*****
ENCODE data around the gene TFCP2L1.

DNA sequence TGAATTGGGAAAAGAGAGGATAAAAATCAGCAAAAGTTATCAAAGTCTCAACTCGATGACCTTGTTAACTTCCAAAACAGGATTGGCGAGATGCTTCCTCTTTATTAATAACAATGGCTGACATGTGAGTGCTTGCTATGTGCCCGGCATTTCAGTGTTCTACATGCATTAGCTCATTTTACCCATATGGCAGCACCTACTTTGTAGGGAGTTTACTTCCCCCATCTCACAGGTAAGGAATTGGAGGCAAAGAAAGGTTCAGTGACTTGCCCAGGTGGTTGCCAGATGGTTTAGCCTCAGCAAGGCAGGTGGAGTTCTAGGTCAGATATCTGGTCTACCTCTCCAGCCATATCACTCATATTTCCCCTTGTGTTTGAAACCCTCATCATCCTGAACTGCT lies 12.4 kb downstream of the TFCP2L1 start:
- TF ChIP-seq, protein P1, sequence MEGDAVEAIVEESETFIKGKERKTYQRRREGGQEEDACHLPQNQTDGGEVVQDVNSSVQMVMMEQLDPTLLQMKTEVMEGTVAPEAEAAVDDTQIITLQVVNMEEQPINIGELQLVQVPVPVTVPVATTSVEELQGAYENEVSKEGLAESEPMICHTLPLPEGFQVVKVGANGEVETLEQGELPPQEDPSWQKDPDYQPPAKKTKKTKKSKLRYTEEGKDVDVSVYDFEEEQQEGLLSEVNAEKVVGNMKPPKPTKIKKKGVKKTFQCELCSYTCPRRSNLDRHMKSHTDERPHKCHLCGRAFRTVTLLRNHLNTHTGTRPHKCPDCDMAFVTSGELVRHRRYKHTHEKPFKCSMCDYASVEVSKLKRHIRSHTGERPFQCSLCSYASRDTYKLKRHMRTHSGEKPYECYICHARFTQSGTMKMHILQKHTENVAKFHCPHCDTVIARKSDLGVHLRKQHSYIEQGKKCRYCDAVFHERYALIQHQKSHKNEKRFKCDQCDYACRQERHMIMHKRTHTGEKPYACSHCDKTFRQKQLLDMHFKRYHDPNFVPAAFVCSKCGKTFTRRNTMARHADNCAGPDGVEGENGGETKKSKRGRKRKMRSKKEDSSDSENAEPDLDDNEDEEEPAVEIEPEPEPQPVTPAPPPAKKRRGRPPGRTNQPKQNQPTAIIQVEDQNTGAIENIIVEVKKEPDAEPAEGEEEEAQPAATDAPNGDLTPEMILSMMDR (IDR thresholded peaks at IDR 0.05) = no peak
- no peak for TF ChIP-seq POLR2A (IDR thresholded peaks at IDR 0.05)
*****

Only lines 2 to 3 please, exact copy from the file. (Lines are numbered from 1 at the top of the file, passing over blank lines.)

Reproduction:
DNA sequence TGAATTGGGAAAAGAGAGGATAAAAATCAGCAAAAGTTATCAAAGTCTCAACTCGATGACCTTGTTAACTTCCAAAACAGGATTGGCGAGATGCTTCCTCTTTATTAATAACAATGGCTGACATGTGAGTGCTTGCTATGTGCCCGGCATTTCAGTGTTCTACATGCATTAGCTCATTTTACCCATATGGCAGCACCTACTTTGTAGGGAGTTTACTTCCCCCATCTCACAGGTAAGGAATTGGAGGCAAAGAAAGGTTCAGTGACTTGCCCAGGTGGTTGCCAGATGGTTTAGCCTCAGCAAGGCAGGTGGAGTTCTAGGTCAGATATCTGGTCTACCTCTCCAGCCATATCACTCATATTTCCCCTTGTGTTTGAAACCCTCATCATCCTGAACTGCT lies 12.4 kb downstream of the TFCP2L1 start:
- TF ChIP-seq, protein P1, sequence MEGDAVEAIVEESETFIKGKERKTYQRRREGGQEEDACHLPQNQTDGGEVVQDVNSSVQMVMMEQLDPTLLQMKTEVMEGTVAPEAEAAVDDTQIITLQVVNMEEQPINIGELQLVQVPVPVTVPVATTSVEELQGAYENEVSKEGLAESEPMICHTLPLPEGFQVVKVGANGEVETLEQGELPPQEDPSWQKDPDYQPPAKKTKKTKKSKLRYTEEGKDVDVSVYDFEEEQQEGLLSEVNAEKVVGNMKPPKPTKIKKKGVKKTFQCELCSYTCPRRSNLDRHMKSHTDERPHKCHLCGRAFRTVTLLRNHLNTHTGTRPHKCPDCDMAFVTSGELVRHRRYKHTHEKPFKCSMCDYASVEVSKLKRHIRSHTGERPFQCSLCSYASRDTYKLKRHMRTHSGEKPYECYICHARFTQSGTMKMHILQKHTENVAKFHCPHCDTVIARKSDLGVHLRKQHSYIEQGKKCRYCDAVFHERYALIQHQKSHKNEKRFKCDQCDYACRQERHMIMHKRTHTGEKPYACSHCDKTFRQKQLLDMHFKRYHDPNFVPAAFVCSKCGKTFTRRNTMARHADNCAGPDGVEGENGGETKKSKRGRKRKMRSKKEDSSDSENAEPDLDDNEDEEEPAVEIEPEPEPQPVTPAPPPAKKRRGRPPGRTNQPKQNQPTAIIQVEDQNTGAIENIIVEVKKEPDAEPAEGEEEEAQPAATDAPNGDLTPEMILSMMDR (IDR thresholded peaks at IDR 0.05) = no peak